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United States v. Richmond

United States District Court, E.D. Wisconsin

August 28, 2017




         On February 17, 2017, the defendant filed a motion to suppress a gun seized from behind the screen door of the defendant's home as the fruit of an unconstitutional search. Dkt. No. 20. Magistrate Judge William E. Duffin conducted an evidentiary hearing on March 31, 2017, dkt. no. 28, then issued a report, recommending that this court deny the motion to suppress, dkt. no. 31. After finding that the officers had the reasonable suspicion necessary for an investigative Terry stop, Judge Duffin concluded that the officers' protective search of the area behind the screen door did not violate the Fourth Amendment. The defendant objected to the recommendation on the grounds that (1) the officers did not know whether the defendant was a concealed carry (CCW) permit holder and had no reason to believe that the defendant possessed a gun; (2) the gun posed no reasonable danger to the officers; (3) the Fourth Amendment protects the curtilage of the home; and (4) the officers did not testify consistently about the defendant's location at the time of the search. Dkt. No. 35. This court held an evidentiary hearing, to conduct a de novo review of the evidence. Dkt. No. 42. The court overrules the defendant's objection, adopts Judge Duffin's recommendation and denies the motion to suppress.

         A. FACTS

         This court held its evidentiary hearing on July 12, 2017 at 2:30 p.m.; Officers Chad Boyack and Anthony Milone testified. Dkt. No. 43. Boyack, a twenty-year veteran of the Milwaukee Police Department, works the late power shift-7 p.m. to 3 a.m.-in District 5. Id. at 5. At 11:40 p.m. on October 11, 2017, Boyack and Milone drove north on North Teutonia Avenue before taking a right onto West Vienna Avenue, heading eastbound. Id. at 7. The federal and city governments refer to the area as the Capitol Street Corridor, which is known for the high intensity of drug trafficking, robberies and shootings. Id. at 17.

         The officers observed the defendant walking northbound on 19th Place, to the left of a streetlight, with his right hand inside of a kangaroo pouch-style pocket and his left hand free at his side. Id. at 7 and 22. According to Boyack, the defendant's right hand grasped some type of medium-sized object inside the pocket on the right side. Id. at 8. In Boyack's years of training in the academy and his on-the-job experience, he had seen something similar numerous times, and, more often than not, he testified, the object was a firearm. Id. at 8 at 39-40.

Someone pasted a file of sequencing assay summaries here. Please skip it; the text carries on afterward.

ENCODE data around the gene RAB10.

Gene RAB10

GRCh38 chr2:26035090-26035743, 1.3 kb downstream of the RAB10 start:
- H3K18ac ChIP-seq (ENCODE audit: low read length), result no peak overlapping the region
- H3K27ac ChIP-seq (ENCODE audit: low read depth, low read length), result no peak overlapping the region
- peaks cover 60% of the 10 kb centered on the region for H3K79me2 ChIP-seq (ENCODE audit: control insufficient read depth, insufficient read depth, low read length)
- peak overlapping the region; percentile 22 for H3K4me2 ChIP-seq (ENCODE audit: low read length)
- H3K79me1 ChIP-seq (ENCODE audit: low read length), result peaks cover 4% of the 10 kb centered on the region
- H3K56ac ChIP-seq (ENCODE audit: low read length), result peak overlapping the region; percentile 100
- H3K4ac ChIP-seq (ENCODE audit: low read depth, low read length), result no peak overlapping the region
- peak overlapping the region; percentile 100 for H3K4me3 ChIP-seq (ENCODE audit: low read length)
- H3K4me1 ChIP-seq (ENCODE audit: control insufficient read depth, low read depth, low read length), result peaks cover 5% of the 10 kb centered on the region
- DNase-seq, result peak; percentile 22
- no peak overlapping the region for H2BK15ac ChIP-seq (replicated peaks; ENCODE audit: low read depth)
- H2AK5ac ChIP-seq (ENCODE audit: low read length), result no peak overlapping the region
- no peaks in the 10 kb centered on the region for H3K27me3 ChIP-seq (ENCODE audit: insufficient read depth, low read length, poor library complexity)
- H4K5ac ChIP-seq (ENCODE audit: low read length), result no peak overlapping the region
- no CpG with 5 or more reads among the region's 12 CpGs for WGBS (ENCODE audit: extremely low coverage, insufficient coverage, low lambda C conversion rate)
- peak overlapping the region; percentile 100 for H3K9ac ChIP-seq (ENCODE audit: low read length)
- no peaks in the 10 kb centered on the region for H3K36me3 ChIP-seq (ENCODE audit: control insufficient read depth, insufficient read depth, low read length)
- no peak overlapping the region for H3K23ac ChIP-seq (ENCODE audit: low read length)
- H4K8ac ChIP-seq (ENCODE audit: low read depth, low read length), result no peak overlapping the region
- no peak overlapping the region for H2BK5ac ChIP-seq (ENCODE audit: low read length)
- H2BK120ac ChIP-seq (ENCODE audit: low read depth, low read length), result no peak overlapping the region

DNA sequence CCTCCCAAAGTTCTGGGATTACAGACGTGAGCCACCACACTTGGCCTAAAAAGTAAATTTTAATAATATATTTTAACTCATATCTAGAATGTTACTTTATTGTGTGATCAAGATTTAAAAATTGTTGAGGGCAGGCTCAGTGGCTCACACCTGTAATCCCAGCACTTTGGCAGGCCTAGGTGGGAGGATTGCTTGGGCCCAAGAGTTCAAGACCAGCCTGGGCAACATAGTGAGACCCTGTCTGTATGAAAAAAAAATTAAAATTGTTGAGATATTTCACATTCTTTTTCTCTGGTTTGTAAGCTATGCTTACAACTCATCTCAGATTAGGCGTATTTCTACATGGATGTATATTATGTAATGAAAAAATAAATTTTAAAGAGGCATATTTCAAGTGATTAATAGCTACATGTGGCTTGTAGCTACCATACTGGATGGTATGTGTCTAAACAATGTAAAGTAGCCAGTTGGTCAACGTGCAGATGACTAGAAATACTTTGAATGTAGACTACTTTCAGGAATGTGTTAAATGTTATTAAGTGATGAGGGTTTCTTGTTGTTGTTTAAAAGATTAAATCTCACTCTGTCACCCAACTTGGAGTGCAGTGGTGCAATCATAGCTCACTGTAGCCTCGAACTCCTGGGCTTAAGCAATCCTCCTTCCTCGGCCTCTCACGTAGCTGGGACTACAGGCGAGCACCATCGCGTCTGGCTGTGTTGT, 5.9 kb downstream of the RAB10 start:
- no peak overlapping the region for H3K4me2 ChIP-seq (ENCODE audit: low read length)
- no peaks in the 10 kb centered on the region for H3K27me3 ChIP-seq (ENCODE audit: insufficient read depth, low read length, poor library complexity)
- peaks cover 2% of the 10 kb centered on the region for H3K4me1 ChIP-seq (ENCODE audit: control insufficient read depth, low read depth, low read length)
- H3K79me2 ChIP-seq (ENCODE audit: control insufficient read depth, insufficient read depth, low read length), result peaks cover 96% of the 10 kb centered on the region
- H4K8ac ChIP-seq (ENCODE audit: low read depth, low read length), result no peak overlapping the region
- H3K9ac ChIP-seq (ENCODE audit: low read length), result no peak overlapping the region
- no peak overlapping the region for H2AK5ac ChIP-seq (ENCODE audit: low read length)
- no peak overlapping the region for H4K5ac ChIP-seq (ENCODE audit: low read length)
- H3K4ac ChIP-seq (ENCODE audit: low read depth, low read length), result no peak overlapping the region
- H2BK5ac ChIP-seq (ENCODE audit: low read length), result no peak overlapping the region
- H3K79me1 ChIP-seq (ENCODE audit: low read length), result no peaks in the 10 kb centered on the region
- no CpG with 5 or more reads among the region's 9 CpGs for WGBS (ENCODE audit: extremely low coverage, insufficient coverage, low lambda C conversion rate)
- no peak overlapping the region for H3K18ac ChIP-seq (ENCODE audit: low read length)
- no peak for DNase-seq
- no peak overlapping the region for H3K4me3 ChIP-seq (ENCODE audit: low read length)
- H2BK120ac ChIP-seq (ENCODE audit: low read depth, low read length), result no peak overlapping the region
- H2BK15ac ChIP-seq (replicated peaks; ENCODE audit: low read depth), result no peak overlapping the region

The defendant made direct eye contact with the officers in the marked squad car. Id. at 9. As the officers made a U-turn, the defendant picked up his pace, left the sidewalk, and crossed the grass in front of a duplex at 1933/35 West Vienna Avenue. Id. at 9. The officers parked and got out of their car, while the defendant walked up a set of wooden steps onto the porch of that address. Id. at 10-11, and 30. The defendant opened the outer screen door to 1933 with his left hand, pulled his right hand away from his side, and placed a dark object-larger than the outline of his hand-between the threshold of the inner and outer doors. Id. at 11, 30 and 33. Boyack suspected the object was a gun, and, in the officer's experience, he didn't think the defendant was acting the way someone who had a CCW permit would act. Id. at 12. At that point, Boyack stood approximately twenty to twenty-five feet from the defendant. Id.

         According to Boyack, the defendant turned around and took a couple of steps down from the top of the porch, and Officer Milone walked behind the defendant toward the door. Id. at 13. Boyack said something to the defendant like “Hey, buddy, Milwaukee Police.” Id. at 35. At that point, Boyack had safety concerns, because the defendant was “very well-built, muscular, ” and things could have gotten “dicey, especially if he decided to fight.” Id. at 14. Milone immediately turned around after “looking for not even a second” and said “C1, ” which, in the understanding of these two officers, was code for an adult arrest over eighteen, but they also use it to mean that a gun is involved. Id. at 15. Boyack took the defendant into custody after the defendant confirmed that he was a felon; felons cannot have CCW permits. Id. at 15-16. Soon after the officers placed the defendant in the back of the squad car, a woman came to the door, identifying the defendant as her boyfriend or husband. Id. at 16. According to Boyack, the entire incident took approximately twenty-five to thirty seconds. Id. at 17.